I'm a big fan of beef*, but not beef prices.
*I don't think any of my blog readers would confuse me with a vegetarian.
Beef rib roast is my favorite, but it can be very expensive. What do I do when I want a beef roast, but don't want to spend an arm and a leg? I cook a chuck roast, from the shoulder of the steer.
*Arms? Legs? Shoulders? What is this, an anatomy lesson? Well, sort of. Read on...
Shoulder meat is tougher than the expensive cuts, but it contains a lot of connective tissue that will melt into tender collagen if you cook it long enough. The traditional way to do this is a pot roast, but I've become a fan of cooking beef chuck low and slow on the grill. If you give it long enough, it comes out nice and tender.
I'm cooking a Tex-Mex version of pot roast, called Barbacoa. It's adapted from a recipe by Rick Bayless. He puts the meat (in his case, lamb shoulder) on the grill rack over a pan, and then uses the pan to make a side-dish soup at the same time the roast is cooking. I knew it would be perfect on the rotisserie. You're already suspending the meat over the soup, why not give it a spin while it's there?
*Rick's recipe has my favorite sentence in a recipe, ever. But you're going to have to have patience; the Rotisserie Soup recipe is coming later this week.
**Update: The Rotisserie Soup recipe is here! Make sure you make this with the Barbacoa. You won't regret it.
- Grill with Rotisserie attachment (I used a Weber kettle with the Rotisserie attachment; the kettle is this Weber Grill, and the rotisserie attachment is this Weber charcoal kettle rotisserie)
- Butcher's twine for trussing
- Aluminum foil drip pan (9"x12", or whatever fits your grill) - See companion Rotisserie Soup Barbacoa recipe
- 4 lb boneless beef chuck roast
- 3 teaspoon kosher salt
- 1 teaspoon fresh ground black pepper
- 1 teaspoon Ancho chile powder
- 1 teaspoon garlic powder
1. Prepare the chuck roast: 2 hours before cooking, sprinkle the chuck roast with the salt, pepper, chile powder, and garlic powder. Let rest in the refrigerator.
2. Truss and skewer the roast: One hour before cooking, remove the roast from the refrigerator. Tie the roast with butcher's string every 1.5 inches, then skewer through the thickest part with your rotisserie spit. Make sure the prongs are in the roast, to help secure it to the spit. Let it rest at room temperature until ready to cook.
3. Prepare the grill: Prepare your rotisserie for cooking on indirect medium heat (see details My Rotisserie Basic Technique Post). For my Weber kettle, I light a chimney starter* ½ full of charcoal, wait for it to be covered with ash, then pour it in two equal piles on the sides of the grill, and put the drip pan in the middle, between the piles. (If you're making the companion soup recipe, this is the pan that the soup will be cooking in.)
*I highly recommend the Weber Chimney Starter, because it is larger than most chimney starters. It holds 5 quarts of charcoal, which exactly the right size for cooking this recipe.
4. Cook the roast: Put the spit on the rotisserie, start it spinning, and cook with the lid closed. Every hour, add 8 coals to each side of the grill (16 coals in all) to keep the heat going. You want to be cooking on low heat - the grill shouldn't get much above 350*F, and 250*F to 300*F is better. The roast will cook for 2 to 3 hours. It is done cooking when it reaches an internal temperature of 185*F measured in the thickest part of the roast. (This was a thin roast; it was 2" thick, and it took just barely 2 hours to cook. A thicker roast would take longer, of course.)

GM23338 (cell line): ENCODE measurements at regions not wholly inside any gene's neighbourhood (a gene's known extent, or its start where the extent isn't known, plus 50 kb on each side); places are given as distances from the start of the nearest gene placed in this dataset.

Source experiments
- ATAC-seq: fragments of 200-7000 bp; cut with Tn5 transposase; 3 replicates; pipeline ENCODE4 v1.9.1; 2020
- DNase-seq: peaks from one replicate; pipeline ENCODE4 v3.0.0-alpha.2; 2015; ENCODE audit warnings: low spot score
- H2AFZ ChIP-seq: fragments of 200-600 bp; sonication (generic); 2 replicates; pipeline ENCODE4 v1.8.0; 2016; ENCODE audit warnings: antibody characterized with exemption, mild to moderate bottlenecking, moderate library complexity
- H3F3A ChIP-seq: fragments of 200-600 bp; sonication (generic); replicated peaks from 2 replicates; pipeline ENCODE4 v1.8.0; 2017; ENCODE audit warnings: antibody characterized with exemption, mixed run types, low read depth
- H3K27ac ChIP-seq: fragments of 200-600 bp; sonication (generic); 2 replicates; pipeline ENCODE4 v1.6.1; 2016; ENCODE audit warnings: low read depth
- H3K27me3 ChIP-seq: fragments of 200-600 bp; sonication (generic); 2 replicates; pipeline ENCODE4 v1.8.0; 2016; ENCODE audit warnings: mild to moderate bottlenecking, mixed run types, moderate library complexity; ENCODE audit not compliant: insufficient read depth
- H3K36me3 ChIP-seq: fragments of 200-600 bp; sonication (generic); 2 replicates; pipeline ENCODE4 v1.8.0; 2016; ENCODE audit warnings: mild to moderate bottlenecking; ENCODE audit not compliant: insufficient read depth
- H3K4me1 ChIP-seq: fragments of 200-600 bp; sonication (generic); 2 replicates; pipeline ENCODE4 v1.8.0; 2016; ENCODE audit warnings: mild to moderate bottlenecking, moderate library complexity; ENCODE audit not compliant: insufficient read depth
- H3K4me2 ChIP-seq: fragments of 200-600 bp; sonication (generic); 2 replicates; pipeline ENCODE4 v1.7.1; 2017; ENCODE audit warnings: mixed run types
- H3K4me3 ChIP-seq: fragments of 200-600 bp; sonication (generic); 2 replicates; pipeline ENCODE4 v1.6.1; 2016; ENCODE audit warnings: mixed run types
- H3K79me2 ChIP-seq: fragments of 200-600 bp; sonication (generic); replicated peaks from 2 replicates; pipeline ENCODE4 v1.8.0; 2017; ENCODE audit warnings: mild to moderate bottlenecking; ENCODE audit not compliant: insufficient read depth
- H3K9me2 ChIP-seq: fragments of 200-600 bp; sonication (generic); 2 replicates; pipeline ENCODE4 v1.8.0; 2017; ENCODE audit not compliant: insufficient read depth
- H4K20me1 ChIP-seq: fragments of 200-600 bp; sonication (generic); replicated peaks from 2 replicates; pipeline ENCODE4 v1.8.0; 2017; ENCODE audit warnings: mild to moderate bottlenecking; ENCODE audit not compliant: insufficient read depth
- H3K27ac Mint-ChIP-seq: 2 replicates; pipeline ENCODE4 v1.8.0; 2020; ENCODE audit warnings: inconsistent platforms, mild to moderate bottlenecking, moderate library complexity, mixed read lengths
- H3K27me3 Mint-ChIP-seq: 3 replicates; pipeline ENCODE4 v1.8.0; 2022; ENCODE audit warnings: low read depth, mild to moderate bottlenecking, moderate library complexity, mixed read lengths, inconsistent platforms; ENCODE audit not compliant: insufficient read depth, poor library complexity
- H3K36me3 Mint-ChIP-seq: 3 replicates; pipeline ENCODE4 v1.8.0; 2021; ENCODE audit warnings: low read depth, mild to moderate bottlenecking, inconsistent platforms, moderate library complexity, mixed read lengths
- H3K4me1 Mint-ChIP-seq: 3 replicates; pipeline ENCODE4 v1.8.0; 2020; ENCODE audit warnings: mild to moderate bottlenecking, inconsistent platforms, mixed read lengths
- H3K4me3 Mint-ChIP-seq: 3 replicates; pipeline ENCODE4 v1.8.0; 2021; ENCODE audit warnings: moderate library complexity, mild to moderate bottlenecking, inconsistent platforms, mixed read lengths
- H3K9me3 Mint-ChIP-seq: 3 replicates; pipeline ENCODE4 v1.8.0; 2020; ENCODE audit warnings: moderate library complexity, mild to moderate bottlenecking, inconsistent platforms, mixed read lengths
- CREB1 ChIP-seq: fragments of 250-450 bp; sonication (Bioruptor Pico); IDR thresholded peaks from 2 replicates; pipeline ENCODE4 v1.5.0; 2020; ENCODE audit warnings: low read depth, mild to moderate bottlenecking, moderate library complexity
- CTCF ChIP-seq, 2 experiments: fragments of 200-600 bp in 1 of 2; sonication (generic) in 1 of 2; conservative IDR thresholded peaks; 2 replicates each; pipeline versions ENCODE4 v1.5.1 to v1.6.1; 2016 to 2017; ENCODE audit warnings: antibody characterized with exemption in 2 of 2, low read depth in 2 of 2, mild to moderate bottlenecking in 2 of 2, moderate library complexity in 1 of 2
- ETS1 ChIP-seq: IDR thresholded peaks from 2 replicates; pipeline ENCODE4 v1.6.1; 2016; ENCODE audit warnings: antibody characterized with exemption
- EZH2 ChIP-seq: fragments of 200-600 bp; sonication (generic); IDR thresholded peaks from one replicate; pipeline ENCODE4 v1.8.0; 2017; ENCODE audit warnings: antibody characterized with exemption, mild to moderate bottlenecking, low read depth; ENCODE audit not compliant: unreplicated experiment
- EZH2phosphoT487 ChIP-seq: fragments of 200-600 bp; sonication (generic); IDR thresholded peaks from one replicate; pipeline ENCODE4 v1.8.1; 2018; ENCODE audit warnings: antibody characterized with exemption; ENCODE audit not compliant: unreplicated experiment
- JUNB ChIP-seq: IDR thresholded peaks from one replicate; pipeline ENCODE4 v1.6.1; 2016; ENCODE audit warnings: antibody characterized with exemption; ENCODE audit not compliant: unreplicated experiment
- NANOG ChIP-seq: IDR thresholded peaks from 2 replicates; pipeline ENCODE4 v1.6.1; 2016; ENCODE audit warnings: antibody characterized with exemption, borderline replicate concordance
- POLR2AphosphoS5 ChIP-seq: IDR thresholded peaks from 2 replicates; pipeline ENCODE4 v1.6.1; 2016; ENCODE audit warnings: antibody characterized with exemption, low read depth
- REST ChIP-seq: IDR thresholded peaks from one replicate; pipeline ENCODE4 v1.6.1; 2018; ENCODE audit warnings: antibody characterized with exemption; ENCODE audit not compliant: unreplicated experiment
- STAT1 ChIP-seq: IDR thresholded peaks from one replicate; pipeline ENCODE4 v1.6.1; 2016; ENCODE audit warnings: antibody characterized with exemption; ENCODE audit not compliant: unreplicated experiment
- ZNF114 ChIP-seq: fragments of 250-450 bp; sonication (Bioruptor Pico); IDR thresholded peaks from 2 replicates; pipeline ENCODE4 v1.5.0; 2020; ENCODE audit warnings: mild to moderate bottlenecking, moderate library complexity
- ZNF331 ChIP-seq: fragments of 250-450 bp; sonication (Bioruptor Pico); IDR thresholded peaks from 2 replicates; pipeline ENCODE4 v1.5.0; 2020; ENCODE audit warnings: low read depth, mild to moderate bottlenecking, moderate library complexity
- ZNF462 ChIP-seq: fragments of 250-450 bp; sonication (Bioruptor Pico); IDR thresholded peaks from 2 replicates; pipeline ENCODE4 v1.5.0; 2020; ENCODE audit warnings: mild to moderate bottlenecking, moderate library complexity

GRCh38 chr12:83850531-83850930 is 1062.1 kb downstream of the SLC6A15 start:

5. Serve: Remove the spit from the grill, and let rest for 15 minutes. Remove the roast from the spit, remove the butcher's twine, and slice the roast into ½" thick slices.
*Salt and Pepper roast: If you want a simple roast, skip the other spices, and just use salt and pepper.
*Barbecue chuck roast: Skip pepper, chile powder, and garlic powder; use a barbecue rub instead. Then, for the last ten minutes of cooking, brush the roast with some barbecue sauce to give it a nice, glazed coating. Serve with the barbecue sauce on the side.
*Lamb shoulder roast: In the original version of this recipe, Rick Bayless used lamb shoulder instead of beef shoulder; the cooking times are similar.
*Want the easy way out? Cook your barbacoa in a slow cooker. (Recipe here.)
*Serve with tortillas, tomatillo salsa, some sprigs of cilantro, and crumbled queso fresco. Pickled red onions also go really well with it. Oh, and some margaritas, of course. And did I mention the companion soup recipe, coming later this week?
*Chuck roast is a cut that is full of connective tissue. To get that connective tissue to melt, and give you a tender roast, you have to cook it to well done. It's almost impossible to overcook it. If you have any doubts, keep on cooking. If you want a medium-rare cut of beef, see my Rotisserie Rib Roast recipe in the Related Posts section.
*That said, the roast wasn't quite as fall apart tender as you get with a pot roast. Next time, I'm going to try cooking it to 185*F, then wrapping it in foil (still on the spit) and cooking for another half hour to an hour, to see if I can break down some more of the connective tissue.
What do you think? Questions? Other ideas? Leave them in the comments section below.
Rick Bayless's Mexican Kitchen
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Everything you could ask about the rotisserie,
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